Let’s start out by admitting we’re lucky, says Sheryl Sandberg, speaking to an all-woman audience at a recent Technology, Entertainment, Design (TED) Conference. We’re luck to be born female in the latter part of the 20th century.
Though we have opportunities unimagined by our grandmothers, “women are not making it to the top of any profession anywhere in the world,” says Sandberg.
In this video, Sandberg, the COO of Facebook, former economist for The World Bank and Chief of Staff to the US Treasury Department Chief, explains why. And she outlines three crucial steps women must take to achieve parity.
Don’t have time for a fifteen minute video? Sandberg’s key points are summarized below.
Sheryl Sandberg: Why we have too few women leaders
The problem: Women don’t lead.
Women make up 50% of the population, but we’re not leaders:
- Women don’t lead enough countries: Out of 190 heads of state, only nine are women.
- Women don’t lead enough businesses: In the corporate world, women make up just 15-16% of all C-level executives.
- Women don’t lead enough non-profit organizations: Women comprise only 20% of not-for-profit leaders.
- Women’s leadership numbers have stalled since 2002—and today they’re headed downward.
3 fixes for our dearth of women leaders
Sandberg, a mother of two, gives a balanced appraisal of the powerful forces that pull women away from corporate and civic leadership. I appreciate her acknowledgment that child rearing is the hardest of all jobs—and that work outside the home is not for every woman.
But for women who do want to stay in the workforce, Sandberg offers three pearls of wisdom:
- Sit at the table. Don’t hide on the sidelines at work—literally or figuratively. Studies show that women systematically underestimate their abilities: While men attribute success to innate qualities, women credit external factors—someone helped them, they got lucky, they worked unbelievably hard. Though it may feel counter-intuitive, place yourself in a visible place where you can see, be seen and participate in the action.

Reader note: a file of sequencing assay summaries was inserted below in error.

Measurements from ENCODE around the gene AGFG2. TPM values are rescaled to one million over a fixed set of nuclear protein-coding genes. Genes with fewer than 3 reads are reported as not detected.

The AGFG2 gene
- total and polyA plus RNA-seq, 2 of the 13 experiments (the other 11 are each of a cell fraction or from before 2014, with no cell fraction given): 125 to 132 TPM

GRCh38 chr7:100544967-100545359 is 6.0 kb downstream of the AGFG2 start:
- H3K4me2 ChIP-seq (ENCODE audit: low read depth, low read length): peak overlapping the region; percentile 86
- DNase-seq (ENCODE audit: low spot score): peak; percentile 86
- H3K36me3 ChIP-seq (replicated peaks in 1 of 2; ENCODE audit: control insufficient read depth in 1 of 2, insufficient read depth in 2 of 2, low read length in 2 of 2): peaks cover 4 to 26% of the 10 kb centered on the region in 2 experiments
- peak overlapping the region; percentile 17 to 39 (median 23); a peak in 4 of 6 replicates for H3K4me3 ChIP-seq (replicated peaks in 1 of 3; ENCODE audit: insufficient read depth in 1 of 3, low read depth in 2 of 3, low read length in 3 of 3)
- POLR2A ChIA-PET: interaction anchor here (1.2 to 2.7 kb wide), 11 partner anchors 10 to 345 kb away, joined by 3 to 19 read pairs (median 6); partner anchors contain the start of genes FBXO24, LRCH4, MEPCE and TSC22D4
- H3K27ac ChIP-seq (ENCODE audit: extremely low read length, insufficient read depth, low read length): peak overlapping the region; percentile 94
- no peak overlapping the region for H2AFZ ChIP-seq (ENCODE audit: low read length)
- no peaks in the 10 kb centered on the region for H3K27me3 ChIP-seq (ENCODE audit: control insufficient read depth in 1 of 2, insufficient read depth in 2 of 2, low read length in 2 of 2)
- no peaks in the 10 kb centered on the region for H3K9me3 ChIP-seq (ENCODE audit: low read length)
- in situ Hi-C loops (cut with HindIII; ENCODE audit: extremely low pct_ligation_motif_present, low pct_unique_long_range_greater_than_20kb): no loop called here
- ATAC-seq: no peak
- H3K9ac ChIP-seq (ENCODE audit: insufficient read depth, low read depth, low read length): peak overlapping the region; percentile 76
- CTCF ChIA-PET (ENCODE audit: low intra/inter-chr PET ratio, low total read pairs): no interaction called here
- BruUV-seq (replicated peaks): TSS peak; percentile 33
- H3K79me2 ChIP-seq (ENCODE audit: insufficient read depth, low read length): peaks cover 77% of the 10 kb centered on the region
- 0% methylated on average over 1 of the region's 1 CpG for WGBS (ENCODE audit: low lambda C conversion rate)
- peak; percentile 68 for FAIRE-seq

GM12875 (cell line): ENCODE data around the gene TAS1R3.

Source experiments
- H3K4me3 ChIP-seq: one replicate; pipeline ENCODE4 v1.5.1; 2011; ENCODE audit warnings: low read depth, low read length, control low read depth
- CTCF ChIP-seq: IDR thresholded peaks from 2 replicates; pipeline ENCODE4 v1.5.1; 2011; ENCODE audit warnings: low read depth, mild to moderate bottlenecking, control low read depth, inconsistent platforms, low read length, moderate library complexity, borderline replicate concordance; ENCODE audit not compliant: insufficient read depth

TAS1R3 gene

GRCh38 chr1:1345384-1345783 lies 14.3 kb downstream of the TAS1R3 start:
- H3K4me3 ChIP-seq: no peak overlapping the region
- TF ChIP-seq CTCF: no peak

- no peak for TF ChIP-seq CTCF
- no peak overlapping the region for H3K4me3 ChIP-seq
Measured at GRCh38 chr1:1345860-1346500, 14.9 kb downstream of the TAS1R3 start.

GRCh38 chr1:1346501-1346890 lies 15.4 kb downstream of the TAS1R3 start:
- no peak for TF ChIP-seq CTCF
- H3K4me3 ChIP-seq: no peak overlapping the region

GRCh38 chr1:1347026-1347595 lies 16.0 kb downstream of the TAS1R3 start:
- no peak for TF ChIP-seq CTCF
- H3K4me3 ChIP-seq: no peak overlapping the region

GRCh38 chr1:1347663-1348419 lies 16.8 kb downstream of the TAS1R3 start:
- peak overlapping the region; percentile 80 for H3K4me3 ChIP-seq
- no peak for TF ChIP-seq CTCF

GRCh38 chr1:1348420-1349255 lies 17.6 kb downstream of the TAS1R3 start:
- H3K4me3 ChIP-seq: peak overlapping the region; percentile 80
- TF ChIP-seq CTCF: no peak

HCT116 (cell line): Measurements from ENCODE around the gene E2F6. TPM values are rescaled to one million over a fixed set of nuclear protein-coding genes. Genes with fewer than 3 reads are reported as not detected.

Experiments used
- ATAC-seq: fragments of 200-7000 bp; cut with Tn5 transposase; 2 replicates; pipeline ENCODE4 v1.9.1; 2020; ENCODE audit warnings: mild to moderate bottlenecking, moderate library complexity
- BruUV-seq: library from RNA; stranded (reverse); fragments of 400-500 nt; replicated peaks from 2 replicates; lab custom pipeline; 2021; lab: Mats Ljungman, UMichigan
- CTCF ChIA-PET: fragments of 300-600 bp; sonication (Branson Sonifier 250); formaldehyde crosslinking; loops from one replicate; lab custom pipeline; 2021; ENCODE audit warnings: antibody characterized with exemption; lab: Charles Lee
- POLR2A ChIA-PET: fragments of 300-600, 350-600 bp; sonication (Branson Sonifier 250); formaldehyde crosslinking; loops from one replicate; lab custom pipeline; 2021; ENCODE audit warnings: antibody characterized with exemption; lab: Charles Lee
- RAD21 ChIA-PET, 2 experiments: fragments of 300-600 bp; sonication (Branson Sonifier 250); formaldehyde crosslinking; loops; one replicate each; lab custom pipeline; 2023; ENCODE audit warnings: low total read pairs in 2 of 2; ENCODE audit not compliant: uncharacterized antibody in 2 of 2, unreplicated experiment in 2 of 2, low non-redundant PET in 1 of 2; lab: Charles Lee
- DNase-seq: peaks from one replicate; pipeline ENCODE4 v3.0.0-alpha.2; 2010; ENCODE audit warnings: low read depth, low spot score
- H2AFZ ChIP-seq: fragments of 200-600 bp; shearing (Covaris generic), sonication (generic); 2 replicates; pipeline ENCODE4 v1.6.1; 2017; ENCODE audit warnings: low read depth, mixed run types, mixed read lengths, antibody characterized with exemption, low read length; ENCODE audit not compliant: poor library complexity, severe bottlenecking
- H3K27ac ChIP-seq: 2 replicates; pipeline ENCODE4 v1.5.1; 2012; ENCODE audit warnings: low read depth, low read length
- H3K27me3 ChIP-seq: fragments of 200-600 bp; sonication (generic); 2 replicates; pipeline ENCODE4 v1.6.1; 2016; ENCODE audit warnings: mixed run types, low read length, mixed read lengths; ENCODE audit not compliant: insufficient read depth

- Make your partner a real partner. While women don’t lead enough businesses, we’ve made more advances at work than at home: Today, in families with two working parents, women still perform twice as much housework and three times as much childcare as men. So, if the work-family juggle collapses, it’s most often women—who are working three jobs—who “opt-out” of professional careers. Sandberg notes, “We have to make it as important a job to work inside the home—for both genders—if we’re going to even things out and get women to stay in the workforce.”
- Don’t leave before you leave. From the moment a woman starts thinking about having a child, she “stops raising her hand” to take on initiatives and responsibilities that lead to promotion, says Sandberg. Women often begin their professional retreat years before they marry, solidify significant relationships or plan pregnancy. The professional fallout is disastrous. “Once you have a child at home, your job had better be really good because it’s hard to leave that kid at home,” says Sandberg. “Your job needs to be challenging, rewarding, you need to feel you’re making a difference.” Her advice? “Don’t leave before you leave. Stay in. Keep your foot on the gas pedal until the very day you need to leave to take care of a child—and then make your decisions. Don’t make decisions too far in advance.”
The world needs women leaders.
Like Sheryl Sandberg, I believe “a world where half of our countries and half of companies are run by women would be a better world.” I hope, like me, you’ll share this video with your daughters, nieces, women co-workers and girlfriends. And your sons, husbands, male co-workers and men friends.